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GoPro shares rise after JPMorgan downplays threat from Google’s new camera

  • GoPro investors are overreacting to the potential competition from Google's new Clips camera, according to JPMorgan.
  • "The stock looks particularly compelling here owing to a 2-day sell-off spurred by the introduction of Google Clips, a consumer-oriented capture device that validates part of GoPro's market, competes peripherally, and otherwise seems to be going in a different direction," the firm's analyst writes.
GoPro CEO Nick Woodman
Josh Edelson | AFP | Getty Images
GoPro CEO Nick Woodman

GoPro investors are overreacting to the potential threat from Google's new camera product, according to JPMorgan.

Alphabet unveiled its new pocket-sized Google Clips camera on Wednesday. GoPro shares fell a total of 13 percent Wednesday and Thursday due to the announcement.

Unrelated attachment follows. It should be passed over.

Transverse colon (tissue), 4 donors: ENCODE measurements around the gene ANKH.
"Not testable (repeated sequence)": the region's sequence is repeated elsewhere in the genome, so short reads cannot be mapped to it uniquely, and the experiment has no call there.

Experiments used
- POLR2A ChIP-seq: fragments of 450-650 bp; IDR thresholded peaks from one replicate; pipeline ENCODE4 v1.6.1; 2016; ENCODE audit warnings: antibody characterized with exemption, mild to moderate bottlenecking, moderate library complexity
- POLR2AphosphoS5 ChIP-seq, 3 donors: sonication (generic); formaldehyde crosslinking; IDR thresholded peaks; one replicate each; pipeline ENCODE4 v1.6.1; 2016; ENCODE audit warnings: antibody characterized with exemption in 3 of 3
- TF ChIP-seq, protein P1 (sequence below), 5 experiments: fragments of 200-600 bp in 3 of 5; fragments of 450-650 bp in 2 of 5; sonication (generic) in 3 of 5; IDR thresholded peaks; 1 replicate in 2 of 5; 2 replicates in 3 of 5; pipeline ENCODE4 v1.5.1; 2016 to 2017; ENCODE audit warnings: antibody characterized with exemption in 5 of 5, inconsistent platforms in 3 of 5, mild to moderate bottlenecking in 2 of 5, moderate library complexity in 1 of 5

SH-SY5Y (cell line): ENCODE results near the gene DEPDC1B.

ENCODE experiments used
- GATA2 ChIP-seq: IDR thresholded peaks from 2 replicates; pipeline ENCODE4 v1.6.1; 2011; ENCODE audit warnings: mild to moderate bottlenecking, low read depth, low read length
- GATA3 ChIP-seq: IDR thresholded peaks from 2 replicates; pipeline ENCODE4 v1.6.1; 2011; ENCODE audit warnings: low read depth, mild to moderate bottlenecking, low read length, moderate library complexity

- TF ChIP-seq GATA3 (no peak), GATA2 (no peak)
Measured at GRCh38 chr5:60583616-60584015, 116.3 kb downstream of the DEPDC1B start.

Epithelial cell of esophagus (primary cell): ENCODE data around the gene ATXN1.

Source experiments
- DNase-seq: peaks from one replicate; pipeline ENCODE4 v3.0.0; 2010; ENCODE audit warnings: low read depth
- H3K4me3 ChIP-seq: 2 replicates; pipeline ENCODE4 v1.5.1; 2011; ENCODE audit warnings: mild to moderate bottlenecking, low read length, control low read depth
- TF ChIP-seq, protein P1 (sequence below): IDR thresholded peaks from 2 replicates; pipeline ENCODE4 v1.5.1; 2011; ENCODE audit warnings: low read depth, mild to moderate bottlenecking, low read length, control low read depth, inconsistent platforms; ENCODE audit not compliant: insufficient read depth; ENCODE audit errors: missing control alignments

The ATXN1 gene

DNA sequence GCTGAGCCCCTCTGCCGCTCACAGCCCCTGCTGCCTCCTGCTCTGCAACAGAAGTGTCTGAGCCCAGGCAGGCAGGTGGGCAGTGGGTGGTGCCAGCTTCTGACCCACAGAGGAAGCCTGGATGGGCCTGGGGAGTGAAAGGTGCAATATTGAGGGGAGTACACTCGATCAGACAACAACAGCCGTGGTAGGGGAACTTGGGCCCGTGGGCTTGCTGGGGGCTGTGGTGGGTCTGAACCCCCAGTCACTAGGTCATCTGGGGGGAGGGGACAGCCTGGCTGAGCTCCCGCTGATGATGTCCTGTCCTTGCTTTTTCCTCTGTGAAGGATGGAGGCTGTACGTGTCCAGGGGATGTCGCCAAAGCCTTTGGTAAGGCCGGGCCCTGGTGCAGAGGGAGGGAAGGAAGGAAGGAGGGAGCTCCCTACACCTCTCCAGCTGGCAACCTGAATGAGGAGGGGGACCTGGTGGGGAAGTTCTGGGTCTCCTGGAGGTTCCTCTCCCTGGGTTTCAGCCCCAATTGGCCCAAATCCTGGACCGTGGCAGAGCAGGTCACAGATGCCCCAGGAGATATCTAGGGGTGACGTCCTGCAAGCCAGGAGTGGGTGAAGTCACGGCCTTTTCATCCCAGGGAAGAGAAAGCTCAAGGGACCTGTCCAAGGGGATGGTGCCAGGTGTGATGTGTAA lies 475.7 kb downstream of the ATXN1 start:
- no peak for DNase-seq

Google Clips is "not a short-term threat … [It is] not designed as a PoV [point of view] camera, not wearable, not ruggedized, lacking sound, image stabilization, high frame-rate and a host of other features," analyst Paul Coster wrote in a note to clients Friday.

"The stock looks particularly compelling here owing to a 2-day sell-off spurred by the introduction of Google Clips, a consumer-oriented capture device that validates part of GoPro's market, competes peripherally, and otherwise seems to be going in a different direction."

Coster reiterated his overweight rating and $15 price target for GoPro shares, representing 55 percent upside from Thursday's close.

Shares of GoPro rose 2 percent midday Friday after the report.

"Talking to GoPro's upbeat CFO, yesterday, we sense that the firm's technology road-map, partnering with leading chip OEMs [original equipment manufacturers], will lead to more on-device AI features soon," he wrote.